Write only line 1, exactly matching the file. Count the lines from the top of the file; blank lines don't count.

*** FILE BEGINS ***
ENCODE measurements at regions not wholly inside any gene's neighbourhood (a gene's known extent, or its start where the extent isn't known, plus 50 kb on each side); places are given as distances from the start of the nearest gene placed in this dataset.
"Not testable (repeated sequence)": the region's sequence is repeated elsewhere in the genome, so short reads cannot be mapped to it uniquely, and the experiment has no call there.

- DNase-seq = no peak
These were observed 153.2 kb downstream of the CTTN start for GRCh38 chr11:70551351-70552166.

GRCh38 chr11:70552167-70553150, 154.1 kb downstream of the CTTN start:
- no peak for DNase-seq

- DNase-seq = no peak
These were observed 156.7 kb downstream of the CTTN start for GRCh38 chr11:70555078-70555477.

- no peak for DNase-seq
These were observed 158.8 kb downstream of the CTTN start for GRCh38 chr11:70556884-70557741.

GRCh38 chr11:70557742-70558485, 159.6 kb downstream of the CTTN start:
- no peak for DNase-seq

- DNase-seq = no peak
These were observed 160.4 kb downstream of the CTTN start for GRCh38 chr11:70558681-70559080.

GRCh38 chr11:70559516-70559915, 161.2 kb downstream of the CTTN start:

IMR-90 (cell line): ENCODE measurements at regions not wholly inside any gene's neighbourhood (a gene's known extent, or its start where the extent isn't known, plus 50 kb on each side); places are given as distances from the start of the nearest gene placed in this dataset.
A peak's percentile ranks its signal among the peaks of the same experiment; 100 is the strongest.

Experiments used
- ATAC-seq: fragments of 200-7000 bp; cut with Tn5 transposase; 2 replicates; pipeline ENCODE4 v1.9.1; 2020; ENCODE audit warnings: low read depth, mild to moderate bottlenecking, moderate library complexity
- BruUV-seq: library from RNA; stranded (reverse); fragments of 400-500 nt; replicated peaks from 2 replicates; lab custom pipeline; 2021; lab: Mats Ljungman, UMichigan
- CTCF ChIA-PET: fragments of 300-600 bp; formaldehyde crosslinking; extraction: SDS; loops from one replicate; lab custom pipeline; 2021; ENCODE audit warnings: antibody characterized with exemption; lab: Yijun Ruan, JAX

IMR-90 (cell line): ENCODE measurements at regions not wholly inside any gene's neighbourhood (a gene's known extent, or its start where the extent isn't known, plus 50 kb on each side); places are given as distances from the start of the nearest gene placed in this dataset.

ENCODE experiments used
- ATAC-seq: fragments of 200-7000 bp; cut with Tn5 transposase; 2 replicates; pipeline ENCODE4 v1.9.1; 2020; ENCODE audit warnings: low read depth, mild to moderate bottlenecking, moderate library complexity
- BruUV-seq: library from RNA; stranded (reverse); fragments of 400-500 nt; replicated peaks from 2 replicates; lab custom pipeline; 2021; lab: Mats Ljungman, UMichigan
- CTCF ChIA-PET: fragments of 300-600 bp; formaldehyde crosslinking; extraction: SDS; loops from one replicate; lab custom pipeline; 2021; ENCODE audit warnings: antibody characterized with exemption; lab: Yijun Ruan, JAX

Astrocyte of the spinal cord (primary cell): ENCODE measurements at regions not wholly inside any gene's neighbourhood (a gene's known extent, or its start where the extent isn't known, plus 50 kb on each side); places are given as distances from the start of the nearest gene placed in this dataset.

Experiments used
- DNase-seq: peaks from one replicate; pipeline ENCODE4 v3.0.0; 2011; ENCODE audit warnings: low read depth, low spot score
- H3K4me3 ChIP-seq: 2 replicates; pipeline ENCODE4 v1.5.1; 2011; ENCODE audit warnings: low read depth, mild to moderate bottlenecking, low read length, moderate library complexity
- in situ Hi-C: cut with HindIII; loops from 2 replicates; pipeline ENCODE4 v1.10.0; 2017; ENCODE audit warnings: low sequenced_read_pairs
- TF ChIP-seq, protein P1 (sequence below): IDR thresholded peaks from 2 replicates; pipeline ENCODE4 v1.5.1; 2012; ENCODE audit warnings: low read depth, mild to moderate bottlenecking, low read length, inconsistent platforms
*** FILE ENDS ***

ENCODE measurements at regions not wholly inside any gene's neighbourhood (a gene's known extent, or its start where the extent isn't known, plus 50 kb on each side); places are given as distances from the start of the nearest gene placed in this dataset.